by Henry A. Davidson, ed 2; 473 pp, $10, New York: Ronald Press Co., 1965.
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In 1952, after 25 years in which no particularly noteworthy contributions about the psychiatrist and the law were published, two texts on the subject appeared. One of these was the first edition of this book. A Journal review of the book at that time noted, "An attempt is made to establish a bridge of understandable communication between medicine and the law." This attempt has been largely successful, and the book has aided many psychiatrists through the years. This second edition expands upon the helpful material of the first and adds some new features demanded by subsequent legal developments.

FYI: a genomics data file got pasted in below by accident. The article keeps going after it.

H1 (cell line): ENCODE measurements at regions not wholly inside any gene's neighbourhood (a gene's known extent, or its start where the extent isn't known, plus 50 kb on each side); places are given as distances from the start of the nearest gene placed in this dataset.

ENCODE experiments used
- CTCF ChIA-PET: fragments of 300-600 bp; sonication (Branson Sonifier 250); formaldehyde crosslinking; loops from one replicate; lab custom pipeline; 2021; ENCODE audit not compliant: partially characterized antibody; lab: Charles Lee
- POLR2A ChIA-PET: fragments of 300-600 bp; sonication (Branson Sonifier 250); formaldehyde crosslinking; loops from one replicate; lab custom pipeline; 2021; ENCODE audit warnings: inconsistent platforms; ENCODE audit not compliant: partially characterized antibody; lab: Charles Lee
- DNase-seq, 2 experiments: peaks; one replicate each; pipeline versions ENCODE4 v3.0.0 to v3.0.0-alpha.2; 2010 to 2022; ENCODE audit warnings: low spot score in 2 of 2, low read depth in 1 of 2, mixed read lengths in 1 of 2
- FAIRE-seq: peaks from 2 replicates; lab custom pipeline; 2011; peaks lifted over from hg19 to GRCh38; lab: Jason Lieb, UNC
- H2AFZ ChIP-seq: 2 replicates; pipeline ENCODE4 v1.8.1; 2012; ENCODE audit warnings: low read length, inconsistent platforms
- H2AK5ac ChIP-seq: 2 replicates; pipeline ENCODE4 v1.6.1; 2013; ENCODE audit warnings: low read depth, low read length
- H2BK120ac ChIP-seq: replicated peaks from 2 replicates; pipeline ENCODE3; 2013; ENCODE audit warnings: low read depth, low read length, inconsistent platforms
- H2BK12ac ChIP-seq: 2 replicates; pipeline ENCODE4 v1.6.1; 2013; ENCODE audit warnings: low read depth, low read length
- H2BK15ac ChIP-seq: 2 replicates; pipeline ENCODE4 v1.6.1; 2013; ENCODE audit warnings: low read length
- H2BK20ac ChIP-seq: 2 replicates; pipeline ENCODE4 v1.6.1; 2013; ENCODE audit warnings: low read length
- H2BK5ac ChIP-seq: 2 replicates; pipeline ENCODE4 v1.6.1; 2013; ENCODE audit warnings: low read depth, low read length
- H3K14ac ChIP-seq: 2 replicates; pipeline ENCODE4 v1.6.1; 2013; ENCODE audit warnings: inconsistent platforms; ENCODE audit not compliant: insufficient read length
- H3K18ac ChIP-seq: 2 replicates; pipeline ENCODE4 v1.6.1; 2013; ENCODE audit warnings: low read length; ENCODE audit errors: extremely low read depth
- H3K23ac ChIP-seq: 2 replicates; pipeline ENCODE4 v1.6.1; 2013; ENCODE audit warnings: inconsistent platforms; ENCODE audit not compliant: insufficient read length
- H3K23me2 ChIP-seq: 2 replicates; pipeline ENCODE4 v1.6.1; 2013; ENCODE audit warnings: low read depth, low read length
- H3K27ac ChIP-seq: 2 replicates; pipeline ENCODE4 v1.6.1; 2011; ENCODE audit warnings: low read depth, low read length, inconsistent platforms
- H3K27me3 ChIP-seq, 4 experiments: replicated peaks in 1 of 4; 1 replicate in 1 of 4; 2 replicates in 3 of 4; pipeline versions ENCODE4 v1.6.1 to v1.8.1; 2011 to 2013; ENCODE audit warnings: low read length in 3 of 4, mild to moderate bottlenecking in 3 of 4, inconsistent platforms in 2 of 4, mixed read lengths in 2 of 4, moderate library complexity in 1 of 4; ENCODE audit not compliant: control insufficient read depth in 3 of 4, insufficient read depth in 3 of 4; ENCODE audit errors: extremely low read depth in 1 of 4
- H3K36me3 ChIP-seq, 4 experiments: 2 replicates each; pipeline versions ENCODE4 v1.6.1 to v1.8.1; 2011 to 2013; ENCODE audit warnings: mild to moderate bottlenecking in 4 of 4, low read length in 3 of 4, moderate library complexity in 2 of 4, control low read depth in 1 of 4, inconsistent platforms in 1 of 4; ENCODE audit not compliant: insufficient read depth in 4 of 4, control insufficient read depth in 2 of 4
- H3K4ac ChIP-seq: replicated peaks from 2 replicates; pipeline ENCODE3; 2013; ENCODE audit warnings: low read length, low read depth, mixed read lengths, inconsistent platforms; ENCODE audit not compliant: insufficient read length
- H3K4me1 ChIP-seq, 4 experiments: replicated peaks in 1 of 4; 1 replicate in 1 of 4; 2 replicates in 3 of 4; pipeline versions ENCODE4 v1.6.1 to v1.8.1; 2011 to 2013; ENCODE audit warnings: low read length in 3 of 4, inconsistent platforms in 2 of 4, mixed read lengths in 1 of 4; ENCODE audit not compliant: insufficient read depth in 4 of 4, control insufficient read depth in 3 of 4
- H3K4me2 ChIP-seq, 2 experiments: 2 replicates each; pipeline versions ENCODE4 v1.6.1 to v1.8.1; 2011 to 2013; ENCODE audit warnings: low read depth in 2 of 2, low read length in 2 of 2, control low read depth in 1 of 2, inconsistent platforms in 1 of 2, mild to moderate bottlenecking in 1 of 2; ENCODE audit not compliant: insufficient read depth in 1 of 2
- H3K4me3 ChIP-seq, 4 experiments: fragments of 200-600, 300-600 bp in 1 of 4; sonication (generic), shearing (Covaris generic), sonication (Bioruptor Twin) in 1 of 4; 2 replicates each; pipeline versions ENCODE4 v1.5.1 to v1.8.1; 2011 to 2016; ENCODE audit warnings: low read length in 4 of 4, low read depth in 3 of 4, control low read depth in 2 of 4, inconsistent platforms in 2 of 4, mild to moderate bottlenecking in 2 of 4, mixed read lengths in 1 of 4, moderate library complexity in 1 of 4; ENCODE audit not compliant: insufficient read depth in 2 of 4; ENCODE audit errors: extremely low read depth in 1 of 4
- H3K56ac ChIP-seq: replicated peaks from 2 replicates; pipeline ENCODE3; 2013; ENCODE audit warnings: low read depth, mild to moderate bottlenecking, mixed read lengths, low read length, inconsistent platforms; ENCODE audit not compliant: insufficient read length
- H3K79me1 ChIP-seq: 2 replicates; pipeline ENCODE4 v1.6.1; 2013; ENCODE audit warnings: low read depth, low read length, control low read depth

One completely new chapter discusses the psychiatrist and the laws relating to narcotic addiction and presents the legal problems which the physician faces in treating addicts, as well as the background of court decisions which have influenced doctors to stay away from attempting to treat addicts. The contrasting views between medicine and
Hall GE. Forensic Psychiatry. JAMA. 1966;195(5):399-400. doi:10.1001/jama.1966.03100050107049